bcsAgency

Posted on the 5th May 2015

Five PR successes and fails of the General Election 2015

As we near the end of the General Election and the country prepares to vote for who will hold the keys to 10 Downing Street for the next five years, we thought we would take a look at the PR successes and fails of the political party campaigns so far.

​1. The Pink Bus

Harriet Harman hit the headlines back in February when she tried to connect with female voters by reaching out to them personally. You could say the campaign was about as subtle as a big pink bus.

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Image courtesy of The Guardian

Some felt the bus was eye catching and thought provoking. However, the idea received criticism from some who felt the pink bus was patronising, sexist and reminiscent of a certain child’s doll, unsurprisingly. It was also mocked by the Prime Minister. However, Labour leader Ed Miliband stuck up for the campaign by saying that it provoked conversation. You can say that again!

The stunt, regardless of how controversial, got people talking. It made the headlines, got people’s attention and it is also likely to be remembered. For that reason, it could be considered a successful campaign.

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​2. David Cameron not attending the BBC Debate

One move from David Cameron that raised eyebrows was his decision to not take part in the so called ‘Challengers Debate’ on BBC.

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Although the Conservatives claimed that the PM was deliberately excluded, this prompted some to assume that David Cameron was “running scared”, whereas others saw his move as arrogant. Miliband stated that Cameron is applying for a job and yet didn’t “turn up for the job interview”.

Was this good PR or bad PR? His ‘no-show’ certainly made the news, however, depending on the outcome of the election, it could potentially be for the wrong reasons.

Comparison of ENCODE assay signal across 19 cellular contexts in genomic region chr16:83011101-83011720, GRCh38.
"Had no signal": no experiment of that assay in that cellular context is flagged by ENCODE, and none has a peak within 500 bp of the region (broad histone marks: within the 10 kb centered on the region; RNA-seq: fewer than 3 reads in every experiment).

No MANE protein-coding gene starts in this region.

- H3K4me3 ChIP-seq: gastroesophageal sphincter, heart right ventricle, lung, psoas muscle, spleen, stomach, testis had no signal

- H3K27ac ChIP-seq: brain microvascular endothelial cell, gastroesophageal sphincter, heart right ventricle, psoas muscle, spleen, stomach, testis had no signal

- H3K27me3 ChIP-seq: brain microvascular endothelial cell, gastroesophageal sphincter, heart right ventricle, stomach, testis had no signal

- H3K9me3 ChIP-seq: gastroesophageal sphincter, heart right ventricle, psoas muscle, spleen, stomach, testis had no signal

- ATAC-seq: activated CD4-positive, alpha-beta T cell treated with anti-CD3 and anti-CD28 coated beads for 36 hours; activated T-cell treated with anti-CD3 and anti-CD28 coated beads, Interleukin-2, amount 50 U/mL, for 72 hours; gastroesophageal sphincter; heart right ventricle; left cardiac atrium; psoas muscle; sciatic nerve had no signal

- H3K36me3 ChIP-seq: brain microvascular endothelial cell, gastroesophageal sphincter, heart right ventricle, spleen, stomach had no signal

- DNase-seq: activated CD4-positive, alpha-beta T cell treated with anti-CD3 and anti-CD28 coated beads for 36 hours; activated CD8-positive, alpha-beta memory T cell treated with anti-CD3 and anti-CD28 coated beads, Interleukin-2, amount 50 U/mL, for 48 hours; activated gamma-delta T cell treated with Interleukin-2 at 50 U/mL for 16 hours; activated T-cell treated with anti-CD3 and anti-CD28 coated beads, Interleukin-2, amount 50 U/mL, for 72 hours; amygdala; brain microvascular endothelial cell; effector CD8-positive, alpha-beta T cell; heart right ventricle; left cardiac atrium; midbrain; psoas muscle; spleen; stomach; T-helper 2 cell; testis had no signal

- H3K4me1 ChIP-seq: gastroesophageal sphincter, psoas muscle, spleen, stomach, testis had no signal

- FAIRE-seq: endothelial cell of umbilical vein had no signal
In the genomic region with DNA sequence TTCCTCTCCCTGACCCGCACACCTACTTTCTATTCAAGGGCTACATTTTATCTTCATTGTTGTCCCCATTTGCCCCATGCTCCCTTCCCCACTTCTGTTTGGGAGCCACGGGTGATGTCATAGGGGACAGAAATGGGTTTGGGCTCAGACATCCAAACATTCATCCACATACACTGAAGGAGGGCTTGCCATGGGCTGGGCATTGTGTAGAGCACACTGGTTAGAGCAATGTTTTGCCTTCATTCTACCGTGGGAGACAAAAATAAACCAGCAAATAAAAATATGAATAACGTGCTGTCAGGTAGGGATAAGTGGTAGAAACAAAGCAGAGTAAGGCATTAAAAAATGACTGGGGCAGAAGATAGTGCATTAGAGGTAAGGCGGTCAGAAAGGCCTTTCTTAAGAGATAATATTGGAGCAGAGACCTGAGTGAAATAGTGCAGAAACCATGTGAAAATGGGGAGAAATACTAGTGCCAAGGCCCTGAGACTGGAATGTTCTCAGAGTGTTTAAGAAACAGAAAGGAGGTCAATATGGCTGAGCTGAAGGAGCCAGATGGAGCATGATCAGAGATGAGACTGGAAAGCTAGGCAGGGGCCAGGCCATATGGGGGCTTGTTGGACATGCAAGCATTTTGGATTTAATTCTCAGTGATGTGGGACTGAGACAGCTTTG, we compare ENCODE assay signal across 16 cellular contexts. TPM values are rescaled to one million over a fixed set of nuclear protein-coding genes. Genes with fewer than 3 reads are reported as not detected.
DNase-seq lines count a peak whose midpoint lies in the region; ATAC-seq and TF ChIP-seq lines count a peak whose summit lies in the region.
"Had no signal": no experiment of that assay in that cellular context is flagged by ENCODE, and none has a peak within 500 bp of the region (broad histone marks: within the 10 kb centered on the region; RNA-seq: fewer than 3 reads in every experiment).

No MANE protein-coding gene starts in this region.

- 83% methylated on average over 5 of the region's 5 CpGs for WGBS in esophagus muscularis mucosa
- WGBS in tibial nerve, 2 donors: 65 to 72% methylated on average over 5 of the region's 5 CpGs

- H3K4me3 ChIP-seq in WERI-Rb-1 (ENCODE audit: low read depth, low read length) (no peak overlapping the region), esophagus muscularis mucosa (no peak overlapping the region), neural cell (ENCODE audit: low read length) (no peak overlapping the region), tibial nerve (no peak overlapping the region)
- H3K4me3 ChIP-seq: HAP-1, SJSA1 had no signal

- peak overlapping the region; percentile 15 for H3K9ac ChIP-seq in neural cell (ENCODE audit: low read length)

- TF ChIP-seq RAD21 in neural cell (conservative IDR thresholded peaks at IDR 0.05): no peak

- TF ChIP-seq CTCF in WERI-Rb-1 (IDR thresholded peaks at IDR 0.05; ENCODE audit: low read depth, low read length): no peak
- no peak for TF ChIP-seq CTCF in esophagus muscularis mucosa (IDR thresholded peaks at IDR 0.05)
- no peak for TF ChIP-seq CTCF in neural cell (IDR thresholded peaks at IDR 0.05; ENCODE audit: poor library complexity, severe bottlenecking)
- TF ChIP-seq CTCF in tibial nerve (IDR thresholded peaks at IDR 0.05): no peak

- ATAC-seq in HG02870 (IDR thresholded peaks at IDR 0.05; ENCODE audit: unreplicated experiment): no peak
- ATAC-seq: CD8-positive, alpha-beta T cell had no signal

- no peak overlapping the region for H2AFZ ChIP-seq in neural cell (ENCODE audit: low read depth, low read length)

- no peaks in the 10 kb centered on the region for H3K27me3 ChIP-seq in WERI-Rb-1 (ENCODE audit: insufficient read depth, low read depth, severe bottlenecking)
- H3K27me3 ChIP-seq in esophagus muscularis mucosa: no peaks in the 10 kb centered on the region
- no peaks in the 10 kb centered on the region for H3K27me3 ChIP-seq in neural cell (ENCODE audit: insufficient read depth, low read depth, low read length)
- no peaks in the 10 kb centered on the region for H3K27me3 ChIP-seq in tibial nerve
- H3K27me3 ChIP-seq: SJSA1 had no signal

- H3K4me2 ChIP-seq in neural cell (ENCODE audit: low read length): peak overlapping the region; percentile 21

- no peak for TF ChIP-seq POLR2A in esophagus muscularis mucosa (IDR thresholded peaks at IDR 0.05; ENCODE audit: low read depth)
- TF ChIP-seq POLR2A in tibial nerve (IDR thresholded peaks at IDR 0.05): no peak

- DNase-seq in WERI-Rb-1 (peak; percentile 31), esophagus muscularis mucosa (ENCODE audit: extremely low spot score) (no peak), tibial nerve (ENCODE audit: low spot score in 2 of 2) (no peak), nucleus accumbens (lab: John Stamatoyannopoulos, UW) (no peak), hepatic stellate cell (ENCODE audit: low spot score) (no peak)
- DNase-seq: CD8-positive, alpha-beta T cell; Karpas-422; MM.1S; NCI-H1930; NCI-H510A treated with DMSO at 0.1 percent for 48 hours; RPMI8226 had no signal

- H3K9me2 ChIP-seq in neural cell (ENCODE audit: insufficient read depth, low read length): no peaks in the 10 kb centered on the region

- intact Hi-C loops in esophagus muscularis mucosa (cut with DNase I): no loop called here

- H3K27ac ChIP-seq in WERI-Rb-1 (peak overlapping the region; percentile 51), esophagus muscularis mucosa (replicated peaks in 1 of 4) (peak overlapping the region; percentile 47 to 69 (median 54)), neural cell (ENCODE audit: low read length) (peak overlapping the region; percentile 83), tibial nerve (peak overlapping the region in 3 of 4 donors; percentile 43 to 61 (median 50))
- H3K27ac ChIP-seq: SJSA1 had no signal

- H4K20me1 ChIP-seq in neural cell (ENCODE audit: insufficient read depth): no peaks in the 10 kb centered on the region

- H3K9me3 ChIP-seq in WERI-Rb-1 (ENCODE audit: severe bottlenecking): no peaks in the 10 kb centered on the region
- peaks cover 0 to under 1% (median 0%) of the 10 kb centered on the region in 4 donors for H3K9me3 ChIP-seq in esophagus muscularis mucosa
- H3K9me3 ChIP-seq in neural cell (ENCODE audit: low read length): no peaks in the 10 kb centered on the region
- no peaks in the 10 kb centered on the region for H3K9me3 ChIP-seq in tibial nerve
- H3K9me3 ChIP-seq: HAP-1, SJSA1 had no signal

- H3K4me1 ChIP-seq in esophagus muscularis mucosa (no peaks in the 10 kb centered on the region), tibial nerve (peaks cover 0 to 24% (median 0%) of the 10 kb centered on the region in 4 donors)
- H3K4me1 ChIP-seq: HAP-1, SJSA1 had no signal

​3. Smells a bit fishy?

One photo call sure to draw a smile, is Nick Clegg posing with a giant fish.

It has been reported that Clegg risks losing a lot of voters in Cornwall, an area previously steadfast in Liberal Democrat support. This move, although not one of the most eye catching campaigns of the election, was a sure reminder to Cornwall that Nick Clegg still relies on their votes.

Surely it takes more than a photo to persuade voters – or does it?

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Image courtesy of The Mirror

​4. Tony Blair joining in Labour campaign

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Tony Blair has waded in on Labour’s General Election campaign, saying he supports Ed Miliband 100% and that that the EU vote plan would cause ‘economic chaos’. In true Boris style, the London Mayor replied to this by calling the ex-Prime Minister an “epic tosser” whilst David Cameron called Blair’s comments “deeply condescending”.

Was this a successful PR stunt? Blair’s presence on the campaign did nothing but remind some of the failures of the Labour party when they were last elected, however his comments ensured that the Labour party appeared in the evening news. We’ll let you decide.

​5. The mug

Another Labour campaign that split opinions across the nation was the red mug emblazed with the words, “Controls on immigration: I’m voting Labour 7 May”.

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Some have criticised the mug for being tacky and racist whereas others have agreed with Labour’s promises to impose controls on immigration.

While being interviewed on Sky News, Labour MP Yvette Cooper notably turned the mug away from the cameras as she placed it on the desk, ensuring the controversial logo could not be seen.

Whether or not the mug was a tasteful stunt, it cannot be denied that it has provoked conversation.

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The Green Party turned the Labour mug campaign around in a successful PR stunt for their own party, with the release of a mug bearing the words “Standing up for migrants.”

If you've spotted any you think we may have missed, tweet us @bcsagency!